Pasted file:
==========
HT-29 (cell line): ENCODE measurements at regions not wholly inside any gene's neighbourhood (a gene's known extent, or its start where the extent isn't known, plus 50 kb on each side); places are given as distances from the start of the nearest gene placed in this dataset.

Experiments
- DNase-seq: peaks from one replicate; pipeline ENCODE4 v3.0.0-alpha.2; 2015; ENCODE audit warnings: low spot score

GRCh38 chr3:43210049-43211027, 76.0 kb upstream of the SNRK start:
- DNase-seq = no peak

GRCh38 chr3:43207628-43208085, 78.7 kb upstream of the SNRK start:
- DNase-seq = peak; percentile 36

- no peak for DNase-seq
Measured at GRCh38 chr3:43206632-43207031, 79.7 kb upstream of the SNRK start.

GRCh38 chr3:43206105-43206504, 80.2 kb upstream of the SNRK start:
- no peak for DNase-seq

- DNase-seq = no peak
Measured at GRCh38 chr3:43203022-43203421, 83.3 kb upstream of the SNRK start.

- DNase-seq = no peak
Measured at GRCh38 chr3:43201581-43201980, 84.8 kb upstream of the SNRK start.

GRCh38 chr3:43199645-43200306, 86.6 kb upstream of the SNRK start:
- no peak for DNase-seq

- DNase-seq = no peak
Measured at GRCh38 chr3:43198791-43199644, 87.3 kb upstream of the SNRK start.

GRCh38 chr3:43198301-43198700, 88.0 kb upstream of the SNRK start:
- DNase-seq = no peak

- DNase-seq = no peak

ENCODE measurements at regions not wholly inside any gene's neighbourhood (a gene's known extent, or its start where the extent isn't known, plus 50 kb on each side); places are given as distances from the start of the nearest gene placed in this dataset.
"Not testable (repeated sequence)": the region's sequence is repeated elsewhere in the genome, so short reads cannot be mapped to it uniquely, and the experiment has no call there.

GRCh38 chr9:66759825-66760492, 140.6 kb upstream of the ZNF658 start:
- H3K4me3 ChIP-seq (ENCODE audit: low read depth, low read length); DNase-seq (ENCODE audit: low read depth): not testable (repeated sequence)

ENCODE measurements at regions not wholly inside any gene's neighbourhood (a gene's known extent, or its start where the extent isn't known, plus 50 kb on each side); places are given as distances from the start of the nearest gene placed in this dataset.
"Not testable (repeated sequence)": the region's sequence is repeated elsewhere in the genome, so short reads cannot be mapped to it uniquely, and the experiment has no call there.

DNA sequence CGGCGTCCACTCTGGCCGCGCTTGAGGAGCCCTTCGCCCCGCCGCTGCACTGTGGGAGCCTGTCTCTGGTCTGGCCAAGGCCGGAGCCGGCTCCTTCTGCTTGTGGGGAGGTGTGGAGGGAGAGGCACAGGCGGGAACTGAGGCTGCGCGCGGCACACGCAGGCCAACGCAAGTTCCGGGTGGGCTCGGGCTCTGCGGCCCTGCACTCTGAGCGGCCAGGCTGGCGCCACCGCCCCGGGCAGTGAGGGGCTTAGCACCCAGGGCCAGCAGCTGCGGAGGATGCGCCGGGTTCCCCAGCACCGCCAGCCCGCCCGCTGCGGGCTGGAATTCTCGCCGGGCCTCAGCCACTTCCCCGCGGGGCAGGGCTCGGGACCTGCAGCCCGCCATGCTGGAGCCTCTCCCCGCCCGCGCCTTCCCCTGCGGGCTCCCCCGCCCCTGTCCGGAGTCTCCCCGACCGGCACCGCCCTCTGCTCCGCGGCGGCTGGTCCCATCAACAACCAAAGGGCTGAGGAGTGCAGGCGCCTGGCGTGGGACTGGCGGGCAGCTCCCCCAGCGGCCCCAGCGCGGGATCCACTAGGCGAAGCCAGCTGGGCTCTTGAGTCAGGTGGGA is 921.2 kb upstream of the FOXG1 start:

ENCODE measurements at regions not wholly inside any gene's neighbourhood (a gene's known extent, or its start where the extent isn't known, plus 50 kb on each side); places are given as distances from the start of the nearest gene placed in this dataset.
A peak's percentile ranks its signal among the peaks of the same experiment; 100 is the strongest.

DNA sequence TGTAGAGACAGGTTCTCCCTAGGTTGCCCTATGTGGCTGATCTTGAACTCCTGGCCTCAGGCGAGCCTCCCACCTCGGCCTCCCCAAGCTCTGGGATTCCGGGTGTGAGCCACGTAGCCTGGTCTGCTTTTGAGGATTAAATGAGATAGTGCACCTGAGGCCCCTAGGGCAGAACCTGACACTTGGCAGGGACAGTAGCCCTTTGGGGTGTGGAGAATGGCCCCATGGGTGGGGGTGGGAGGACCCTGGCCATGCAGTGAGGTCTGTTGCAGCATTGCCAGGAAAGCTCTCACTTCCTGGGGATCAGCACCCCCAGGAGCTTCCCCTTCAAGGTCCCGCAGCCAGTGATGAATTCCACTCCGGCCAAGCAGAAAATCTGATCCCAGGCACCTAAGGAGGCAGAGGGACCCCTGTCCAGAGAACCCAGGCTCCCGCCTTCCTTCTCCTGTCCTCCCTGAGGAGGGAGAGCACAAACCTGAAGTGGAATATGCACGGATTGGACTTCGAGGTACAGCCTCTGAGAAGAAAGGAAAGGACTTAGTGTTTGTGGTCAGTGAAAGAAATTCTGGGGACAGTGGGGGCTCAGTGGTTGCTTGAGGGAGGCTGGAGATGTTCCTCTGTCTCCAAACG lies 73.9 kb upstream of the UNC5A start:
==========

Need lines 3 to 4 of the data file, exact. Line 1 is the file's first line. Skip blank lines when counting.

- DNase-seq: peaks from one replicate; pipeline ENCODE4 v3.0.0-alpha.2; 2015; ENCODE audit warnings: low spot score

GRCh38 chr3:43210049-43211027, 76.0 kb upstream of the SNRK start: